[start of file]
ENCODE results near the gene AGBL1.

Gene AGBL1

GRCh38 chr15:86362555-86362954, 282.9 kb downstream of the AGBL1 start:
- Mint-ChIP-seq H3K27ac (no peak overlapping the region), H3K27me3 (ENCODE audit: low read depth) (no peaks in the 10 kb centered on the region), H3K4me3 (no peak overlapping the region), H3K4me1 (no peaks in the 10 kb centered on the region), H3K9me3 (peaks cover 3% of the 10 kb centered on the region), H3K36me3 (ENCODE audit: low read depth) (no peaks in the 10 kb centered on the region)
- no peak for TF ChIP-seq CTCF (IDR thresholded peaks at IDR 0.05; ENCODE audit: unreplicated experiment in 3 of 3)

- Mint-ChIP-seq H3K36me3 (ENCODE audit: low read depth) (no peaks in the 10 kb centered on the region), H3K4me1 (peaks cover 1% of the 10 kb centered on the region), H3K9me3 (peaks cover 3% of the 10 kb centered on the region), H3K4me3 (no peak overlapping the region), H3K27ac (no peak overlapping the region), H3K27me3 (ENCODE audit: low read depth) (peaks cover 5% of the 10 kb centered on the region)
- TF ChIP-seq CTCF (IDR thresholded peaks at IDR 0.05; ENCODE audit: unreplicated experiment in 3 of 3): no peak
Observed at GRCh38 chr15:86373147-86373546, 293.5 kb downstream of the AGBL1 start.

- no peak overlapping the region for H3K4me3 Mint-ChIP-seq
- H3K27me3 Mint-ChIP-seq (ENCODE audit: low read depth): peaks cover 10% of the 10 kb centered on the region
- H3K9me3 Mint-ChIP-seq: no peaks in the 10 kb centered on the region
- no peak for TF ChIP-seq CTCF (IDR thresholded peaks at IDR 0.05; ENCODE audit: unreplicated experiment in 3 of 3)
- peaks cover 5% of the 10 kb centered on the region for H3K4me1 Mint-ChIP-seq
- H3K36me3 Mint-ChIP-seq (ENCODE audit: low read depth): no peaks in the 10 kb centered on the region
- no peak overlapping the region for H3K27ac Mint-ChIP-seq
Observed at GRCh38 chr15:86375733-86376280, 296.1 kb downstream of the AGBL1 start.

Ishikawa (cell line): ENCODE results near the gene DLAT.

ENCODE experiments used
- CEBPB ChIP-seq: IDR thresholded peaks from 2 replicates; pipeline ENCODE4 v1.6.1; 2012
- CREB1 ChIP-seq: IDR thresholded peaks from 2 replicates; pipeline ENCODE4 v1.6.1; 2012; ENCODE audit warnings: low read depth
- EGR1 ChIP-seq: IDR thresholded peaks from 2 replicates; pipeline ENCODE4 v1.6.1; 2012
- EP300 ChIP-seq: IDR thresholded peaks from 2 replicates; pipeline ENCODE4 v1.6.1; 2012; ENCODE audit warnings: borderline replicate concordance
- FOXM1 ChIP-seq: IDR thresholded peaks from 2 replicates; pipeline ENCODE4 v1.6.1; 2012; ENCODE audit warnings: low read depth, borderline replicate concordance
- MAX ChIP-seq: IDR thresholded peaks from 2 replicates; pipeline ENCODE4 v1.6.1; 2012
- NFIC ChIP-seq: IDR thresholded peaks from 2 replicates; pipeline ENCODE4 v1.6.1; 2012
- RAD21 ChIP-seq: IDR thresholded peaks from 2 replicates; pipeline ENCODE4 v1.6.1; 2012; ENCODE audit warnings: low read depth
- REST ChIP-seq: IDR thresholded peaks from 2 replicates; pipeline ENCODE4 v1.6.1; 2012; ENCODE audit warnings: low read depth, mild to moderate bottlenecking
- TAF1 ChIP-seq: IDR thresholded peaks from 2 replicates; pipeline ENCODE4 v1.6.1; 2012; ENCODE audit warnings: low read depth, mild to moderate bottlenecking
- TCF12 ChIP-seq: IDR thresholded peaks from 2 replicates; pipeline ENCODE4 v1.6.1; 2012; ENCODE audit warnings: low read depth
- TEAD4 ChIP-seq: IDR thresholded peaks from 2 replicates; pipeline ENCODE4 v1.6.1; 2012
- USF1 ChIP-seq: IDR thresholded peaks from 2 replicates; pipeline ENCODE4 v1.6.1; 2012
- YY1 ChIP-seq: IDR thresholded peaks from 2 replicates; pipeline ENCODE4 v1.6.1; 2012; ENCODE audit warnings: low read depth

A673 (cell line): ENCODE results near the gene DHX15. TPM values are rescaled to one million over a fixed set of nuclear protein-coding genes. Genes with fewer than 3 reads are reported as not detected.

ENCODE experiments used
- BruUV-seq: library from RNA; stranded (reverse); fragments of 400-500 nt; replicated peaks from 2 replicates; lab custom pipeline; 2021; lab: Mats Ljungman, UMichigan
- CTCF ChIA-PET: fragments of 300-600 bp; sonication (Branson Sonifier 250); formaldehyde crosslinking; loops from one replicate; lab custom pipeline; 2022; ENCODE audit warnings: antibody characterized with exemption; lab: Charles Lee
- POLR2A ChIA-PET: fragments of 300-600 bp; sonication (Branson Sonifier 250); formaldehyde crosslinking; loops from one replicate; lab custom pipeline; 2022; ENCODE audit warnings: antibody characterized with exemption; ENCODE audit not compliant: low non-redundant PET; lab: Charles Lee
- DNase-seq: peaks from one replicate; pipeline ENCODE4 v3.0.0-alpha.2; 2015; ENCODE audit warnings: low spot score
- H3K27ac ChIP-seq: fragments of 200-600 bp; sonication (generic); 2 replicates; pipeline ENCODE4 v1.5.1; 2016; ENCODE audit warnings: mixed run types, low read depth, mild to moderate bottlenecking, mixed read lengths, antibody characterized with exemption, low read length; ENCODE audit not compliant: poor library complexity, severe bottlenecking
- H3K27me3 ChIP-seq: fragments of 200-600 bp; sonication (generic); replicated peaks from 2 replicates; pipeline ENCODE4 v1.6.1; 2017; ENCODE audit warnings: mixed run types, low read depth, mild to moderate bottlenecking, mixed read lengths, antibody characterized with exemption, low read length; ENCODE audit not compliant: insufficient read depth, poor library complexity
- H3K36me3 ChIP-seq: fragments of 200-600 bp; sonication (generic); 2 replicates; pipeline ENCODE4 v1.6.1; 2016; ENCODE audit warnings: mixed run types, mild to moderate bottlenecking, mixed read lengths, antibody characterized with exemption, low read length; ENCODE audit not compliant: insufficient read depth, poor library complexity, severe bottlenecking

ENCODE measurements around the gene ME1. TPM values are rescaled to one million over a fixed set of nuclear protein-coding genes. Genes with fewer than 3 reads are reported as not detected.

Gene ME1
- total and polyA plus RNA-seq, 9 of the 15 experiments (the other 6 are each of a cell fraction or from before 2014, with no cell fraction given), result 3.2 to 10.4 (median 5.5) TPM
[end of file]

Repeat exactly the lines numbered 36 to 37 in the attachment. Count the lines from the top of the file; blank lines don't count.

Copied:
- CTCF ChIA-PET: fragments of 300-600 bp; sonication (Branson Sonifier 250); formaldehyde crosslinking; loops from one replicate; lab custom pipeline; 2022; ENCODE audit warnings: antibody characterized with exemption; lab: Charles Lee
- POLR2A ChIA-PET: fragments of 300-600 bp; sonication (Branson Sonifier 250); formaldehyde crosslinking; loops from one replicate; lab custom pipeline; 2022; ENCODE audit warnings: antibody characterized with exemption; ENCODE audit not compliant: low non-redundant PET; lab: Charles Lee